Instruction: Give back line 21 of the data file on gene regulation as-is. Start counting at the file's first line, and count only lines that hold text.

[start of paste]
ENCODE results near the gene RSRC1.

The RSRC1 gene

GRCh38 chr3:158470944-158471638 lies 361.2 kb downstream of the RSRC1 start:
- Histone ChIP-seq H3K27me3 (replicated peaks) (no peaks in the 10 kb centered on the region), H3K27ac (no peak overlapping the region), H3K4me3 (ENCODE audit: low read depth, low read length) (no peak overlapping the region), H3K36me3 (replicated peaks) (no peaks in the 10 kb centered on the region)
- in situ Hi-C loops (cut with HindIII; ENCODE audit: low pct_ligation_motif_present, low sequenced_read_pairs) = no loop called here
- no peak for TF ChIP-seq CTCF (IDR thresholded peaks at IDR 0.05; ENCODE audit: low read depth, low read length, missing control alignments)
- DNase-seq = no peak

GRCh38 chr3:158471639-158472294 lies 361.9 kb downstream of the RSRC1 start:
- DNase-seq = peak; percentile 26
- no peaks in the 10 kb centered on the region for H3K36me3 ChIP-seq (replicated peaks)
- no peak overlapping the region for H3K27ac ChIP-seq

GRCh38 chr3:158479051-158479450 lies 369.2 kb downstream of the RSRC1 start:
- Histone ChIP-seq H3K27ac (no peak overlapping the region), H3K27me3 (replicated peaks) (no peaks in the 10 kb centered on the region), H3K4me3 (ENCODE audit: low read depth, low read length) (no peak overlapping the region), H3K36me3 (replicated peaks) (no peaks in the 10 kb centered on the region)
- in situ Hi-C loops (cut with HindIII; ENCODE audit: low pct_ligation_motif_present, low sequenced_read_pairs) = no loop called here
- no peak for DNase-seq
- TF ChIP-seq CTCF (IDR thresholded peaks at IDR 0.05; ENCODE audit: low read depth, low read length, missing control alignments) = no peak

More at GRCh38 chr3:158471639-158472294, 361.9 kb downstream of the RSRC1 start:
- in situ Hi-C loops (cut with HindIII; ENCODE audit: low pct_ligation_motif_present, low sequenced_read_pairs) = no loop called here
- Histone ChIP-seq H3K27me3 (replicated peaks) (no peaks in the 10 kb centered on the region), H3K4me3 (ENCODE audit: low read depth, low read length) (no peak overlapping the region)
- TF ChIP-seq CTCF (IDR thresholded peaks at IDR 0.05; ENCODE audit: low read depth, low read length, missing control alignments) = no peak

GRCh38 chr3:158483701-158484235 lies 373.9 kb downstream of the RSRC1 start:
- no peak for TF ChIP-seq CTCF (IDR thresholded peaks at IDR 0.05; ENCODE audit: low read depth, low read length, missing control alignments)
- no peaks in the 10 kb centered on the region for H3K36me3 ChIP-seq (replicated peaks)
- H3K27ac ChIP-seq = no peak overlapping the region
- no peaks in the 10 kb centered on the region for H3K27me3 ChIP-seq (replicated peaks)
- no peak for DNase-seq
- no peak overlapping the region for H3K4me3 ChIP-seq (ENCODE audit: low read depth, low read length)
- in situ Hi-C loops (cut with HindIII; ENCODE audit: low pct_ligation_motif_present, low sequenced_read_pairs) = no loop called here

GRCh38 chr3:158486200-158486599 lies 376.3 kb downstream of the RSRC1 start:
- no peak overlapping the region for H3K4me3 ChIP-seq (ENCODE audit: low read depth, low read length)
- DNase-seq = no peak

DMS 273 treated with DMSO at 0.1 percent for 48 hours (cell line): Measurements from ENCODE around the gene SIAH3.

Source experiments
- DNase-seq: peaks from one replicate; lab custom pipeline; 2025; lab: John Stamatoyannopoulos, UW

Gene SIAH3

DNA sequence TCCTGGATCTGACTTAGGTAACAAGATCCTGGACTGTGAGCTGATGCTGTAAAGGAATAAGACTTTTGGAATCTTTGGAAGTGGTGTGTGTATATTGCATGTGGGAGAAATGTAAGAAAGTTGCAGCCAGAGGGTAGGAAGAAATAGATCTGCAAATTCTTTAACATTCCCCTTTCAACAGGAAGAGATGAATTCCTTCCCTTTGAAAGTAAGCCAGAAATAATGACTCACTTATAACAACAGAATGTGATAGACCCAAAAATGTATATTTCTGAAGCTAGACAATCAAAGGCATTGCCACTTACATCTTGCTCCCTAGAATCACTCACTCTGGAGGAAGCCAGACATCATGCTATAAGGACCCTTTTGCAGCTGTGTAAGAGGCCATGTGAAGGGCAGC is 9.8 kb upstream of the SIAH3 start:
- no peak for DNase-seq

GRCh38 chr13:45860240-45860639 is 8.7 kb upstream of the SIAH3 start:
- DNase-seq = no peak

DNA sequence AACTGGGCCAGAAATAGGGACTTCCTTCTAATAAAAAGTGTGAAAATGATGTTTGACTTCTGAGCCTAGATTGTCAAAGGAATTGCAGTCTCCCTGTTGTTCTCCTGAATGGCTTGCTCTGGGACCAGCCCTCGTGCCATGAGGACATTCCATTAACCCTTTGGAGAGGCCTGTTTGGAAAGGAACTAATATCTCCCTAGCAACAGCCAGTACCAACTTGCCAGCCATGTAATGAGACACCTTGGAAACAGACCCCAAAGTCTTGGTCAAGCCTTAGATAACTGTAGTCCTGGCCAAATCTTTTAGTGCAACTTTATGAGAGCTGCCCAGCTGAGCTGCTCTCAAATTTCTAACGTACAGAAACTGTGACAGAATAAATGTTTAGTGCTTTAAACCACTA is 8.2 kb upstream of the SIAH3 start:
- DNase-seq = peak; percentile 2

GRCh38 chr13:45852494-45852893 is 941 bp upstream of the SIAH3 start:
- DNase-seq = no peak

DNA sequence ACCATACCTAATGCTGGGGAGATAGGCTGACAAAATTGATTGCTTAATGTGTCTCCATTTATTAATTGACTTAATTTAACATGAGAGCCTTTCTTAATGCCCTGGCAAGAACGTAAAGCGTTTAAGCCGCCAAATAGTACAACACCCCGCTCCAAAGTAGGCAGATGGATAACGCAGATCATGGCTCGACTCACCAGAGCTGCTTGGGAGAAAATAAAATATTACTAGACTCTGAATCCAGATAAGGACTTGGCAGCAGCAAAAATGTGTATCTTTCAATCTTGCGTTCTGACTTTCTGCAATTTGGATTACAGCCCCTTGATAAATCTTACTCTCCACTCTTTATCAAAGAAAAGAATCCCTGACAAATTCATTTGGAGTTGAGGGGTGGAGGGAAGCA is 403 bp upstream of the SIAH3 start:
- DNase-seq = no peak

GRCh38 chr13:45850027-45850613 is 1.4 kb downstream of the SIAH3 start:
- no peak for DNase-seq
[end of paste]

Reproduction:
GRCh38 chr3:158483701-158484235 lies 373.9 kb downstream of the RSRC1 start: